Are you stressed about the holidays? Don't let your appliances be the cause. Download this guide for tips to get your needed appliances ready for the season.
The holiday season is here, which means your home appliances will soon be working overtime. Whether you're entertaining a steady stream of family, friends and neighbors or welcoming out-of-town guests, much cooking, cleaning and celebrating are on the agenda. Before the festivities begin, take a few minutes to get your essential appliances ready for the tasks they'll perform.
Time spent on proper maintenance of kitchen equipment is especially important, as is a little attention to your furnace, washer and dryer. Keeping your appliances in good working order helps ensure your home is ready for all manner of holiday guests and activities.
Appliance maintenance tips
Appliance product manuals provide some of the best and most specific instructions for routine cleaning and maintenance of the model you own. If you are missing a manual, you may be able to find it online by searching by the brand and model number.
Pre-holiday appliance maintenance checks should be conducted on all of the following items in your home.
One of the most important and often-forgotten parts of kitchen appliance maintenance is cleaning the condenser in your refrigerator. Dust and lint collect there, and over time the buildup of debris prevents the refrigerator from releasing heat. This leads to the appliance using more energy than necessary, and it can even cause the condenser to burn out.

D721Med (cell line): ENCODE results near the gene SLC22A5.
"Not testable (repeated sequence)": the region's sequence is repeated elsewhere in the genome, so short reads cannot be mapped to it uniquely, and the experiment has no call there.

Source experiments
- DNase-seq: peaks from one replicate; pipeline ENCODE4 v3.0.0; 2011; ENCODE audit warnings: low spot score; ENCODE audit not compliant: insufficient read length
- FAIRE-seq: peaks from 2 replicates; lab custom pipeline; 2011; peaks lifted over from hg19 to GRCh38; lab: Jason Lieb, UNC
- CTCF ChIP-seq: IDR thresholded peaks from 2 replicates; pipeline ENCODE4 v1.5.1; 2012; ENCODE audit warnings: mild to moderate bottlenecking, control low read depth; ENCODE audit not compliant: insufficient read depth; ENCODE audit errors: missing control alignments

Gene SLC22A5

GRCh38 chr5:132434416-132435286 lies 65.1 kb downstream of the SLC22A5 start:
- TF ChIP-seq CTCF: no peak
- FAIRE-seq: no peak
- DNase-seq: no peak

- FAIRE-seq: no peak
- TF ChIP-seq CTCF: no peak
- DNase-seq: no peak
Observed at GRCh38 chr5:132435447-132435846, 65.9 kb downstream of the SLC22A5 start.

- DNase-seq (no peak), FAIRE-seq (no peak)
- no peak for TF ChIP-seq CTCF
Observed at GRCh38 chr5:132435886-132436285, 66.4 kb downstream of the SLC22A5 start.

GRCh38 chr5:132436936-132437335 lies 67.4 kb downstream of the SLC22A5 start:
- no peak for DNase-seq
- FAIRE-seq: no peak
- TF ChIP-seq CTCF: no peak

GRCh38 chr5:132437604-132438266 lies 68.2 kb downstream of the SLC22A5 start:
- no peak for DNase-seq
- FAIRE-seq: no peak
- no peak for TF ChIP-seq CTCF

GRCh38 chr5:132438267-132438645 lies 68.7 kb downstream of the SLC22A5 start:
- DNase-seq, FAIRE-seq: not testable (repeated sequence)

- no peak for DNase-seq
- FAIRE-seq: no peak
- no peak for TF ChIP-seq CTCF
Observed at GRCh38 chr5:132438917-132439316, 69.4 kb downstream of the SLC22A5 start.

Most refrigerator condensers are located in the front of the appliance, just inside or below the kick plate on the bottom of the unit. The plate should easily pop off for cleaning underneath, though some plates are also held on with screws. The condenser itself resembles a small radiator, and you can use either a soft-tipped vacuum or a condenser brush (sold at most hardware stores) to remove the dust and build-up of debris.
If your refrigerator has a water dispenser, replace the water filter regularly as well. Bacteria can thrive in those damp condition, potentially polluting any part of the appliance where water flows, including the spigot and ice maker.
In most refrigerators, the filter must be turned counter-clockwise in order to remove it. After replacing the old filter with a new one, run about a gallon of water through the dispenser to force out any air bubbles.
Clean up stovetop spills when they happen, and keep an eye on loose food particles that can slip under burners or become wedged between grates. If you own a gas stove, check periodically to make sure the pilot lights are working on all burners and that stains or food particles are not blocking any of the gas jets. Stubborn stains on burner grates can be removed by spraying the grates with oven cleaner, placing them in sealed plastic bags overnight and then washing them with soap and water.
Self-cleaning ovens are handy, but using that function right before you need to cook an important meal can be tricky. The self-cleaning process can super-heat the interior by up to 800 degrees, literally burning residue away. Depending on the style and age of your oven, however, it could take it as long as six hours to complete a cleaning cycle.